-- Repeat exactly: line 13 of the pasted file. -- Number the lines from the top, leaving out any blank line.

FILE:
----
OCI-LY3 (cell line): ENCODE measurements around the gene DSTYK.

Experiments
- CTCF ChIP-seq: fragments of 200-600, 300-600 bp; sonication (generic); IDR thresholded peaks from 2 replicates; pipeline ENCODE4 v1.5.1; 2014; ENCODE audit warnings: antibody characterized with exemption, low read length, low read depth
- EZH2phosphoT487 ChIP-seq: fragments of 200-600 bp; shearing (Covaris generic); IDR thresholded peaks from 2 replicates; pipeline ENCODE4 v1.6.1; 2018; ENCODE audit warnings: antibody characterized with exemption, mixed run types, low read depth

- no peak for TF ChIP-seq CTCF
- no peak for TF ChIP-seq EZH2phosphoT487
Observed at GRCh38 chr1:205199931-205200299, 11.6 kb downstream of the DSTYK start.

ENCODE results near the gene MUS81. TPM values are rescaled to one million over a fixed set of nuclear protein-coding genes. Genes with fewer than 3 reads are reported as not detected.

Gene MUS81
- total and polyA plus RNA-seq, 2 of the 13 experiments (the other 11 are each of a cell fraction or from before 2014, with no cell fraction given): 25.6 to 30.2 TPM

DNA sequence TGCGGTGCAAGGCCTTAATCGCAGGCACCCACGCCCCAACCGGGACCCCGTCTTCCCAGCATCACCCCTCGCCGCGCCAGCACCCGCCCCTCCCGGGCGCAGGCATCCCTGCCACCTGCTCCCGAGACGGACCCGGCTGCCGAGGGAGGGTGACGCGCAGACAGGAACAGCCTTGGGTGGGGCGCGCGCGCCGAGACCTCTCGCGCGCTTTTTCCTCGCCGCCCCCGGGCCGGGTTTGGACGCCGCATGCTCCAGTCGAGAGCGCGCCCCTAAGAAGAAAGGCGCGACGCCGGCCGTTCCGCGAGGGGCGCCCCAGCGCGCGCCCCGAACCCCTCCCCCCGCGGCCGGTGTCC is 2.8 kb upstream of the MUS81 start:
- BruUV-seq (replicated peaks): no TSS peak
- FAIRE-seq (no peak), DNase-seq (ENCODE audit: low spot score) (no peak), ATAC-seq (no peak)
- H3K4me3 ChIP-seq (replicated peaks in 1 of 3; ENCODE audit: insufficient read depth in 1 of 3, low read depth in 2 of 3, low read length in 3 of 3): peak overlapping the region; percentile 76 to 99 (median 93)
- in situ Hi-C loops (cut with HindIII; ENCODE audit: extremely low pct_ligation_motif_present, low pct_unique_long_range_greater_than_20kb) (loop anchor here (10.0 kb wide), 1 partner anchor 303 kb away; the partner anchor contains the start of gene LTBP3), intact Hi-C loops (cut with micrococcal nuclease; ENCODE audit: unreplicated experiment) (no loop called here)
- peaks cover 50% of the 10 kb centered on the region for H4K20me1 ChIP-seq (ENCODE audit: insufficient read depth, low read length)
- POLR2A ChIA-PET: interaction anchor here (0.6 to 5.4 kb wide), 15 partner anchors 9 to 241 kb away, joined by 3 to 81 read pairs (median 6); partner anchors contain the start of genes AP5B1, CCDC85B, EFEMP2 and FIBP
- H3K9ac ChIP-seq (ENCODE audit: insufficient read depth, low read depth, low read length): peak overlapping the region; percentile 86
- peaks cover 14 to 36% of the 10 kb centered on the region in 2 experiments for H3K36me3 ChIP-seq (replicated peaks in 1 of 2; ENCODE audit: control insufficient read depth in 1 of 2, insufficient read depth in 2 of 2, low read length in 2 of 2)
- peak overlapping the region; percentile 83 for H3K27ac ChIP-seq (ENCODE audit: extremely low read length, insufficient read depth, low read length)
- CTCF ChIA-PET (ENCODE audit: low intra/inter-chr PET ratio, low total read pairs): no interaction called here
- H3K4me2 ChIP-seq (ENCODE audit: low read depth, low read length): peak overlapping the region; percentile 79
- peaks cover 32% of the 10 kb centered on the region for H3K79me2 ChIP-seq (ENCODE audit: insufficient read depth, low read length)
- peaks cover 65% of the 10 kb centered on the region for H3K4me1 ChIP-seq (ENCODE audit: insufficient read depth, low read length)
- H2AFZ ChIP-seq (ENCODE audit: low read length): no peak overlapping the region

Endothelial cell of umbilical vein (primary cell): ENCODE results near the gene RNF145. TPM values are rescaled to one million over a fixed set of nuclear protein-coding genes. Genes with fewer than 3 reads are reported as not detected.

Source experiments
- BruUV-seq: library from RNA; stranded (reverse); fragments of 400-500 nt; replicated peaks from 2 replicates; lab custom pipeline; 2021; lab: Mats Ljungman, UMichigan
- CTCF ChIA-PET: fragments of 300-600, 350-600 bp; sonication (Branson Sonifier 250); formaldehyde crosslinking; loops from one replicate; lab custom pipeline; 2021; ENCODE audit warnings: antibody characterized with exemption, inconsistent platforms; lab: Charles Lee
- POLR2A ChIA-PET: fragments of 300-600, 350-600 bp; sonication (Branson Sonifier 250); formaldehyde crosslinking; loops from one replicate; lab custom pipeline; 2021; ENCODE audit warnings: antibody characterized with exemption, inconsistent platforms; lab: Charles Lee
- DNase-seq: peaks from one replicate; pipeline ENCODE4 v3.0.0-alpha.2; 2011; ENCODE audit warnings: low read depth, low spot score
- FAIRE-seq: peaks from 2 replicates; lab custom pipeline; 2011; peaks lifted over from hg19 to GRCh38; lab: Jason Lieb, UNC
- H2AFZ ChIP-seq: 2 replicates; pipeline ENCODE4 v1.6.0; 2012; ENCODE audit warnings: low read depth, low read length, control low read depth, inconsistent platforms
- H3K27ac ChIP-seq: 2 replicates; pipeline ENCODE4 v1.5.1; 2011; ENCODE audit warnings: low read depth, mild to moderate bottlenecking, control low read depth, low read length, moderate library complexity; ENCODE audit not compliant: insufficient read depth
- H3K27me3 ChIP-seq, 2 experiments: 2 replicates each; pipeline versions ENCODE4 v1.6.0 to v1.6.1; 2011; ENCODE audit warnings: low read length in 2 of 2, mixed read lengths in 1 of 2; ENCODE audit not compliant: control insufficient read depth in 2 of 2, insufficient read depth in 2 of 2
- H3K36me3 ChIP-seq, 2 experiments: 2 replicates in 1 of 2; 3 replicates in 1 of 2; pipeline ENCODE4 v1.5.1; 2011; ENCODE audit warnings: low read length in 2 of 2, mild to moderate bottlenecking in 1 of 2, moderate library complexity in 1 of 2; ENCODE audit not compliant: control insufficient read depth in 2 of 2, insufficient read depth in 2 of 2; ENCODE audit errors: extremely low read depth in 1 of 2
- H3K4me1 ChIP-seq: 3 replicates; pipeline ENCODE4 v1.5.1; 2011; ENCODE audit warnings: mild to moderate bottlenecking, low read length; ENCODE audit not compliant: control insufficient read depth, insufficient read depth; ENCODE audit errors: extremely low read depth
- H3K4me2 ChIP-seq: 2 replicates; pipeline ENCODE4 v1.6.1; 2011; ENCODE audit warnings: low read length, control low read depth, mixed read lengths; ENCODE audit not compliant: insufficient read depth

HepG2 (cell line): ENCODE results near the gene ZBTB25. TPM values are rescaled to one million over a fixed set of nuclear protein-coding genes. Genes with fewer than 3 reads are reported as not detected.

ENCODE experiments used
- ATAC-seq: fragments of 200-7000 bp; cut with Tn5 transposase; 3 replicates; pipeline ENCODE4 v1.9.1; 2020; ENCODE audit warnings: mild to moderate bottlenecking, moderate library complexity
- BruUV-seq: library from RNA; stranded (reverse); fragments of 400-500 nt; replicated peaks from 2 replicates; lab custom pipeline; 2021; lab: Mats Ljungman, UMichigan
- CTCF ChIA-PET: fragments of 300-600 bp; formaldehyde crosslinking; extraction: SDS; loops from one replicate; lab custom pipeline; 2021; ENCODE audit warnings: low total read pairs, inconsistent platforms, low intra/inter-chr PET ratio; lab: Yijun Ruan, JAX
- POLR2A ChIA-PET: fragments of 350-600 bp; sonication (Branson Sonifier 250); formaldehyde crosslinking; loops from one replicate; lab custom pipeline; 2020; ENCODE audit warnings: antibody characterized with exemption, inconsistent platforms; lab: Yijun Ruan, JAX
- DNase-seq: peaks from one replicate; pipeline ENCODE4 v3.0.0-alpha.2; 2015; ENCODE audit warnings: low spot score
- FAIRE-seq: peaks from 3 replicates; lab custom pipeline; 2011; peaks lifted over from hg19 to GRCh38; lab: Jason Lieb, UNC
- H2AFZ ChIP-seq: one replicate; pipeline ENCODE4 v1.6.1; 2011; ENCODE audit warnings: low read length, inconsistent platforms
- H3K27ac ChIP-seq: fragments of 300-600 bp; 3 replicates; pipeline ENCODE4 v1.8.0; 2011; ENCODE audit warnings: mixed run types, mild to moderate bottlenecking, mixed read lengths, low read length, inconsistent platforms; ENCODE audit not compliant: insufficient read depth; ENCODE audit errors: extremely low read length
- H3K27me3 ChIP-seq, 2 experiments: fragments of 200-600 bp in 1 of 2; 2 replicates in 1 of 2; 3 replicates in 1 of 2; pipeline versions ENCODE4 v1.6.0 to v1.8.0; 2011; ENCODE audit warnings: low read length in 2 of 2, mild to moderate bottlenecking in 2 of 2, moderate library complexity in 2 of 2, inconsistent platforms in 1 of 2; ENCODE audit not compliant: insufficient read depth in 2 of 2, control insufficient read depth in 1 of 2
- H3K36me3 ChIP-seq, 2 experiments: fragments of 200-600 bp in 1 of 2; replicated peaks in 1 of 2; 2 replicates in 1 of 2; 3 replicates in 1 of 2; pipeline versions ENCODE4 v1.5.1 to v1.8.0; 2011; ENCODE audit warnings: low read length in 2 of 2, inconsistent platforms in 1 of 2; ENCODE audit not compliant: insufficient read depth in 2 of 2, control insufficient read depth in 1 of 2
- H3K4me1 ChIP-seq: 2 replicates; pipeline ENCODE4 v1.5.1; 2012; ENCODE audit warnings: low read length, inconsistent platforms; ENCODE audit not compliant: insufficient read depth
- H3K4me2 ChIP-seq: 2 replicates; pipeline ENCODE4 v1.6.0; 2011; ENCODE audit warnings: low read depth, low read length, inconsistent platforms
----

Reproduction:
- FAIRE-seq (no peak), DNase-seq (ENCODE audit: low spot score) (no peak), ATAC-seq (no peak)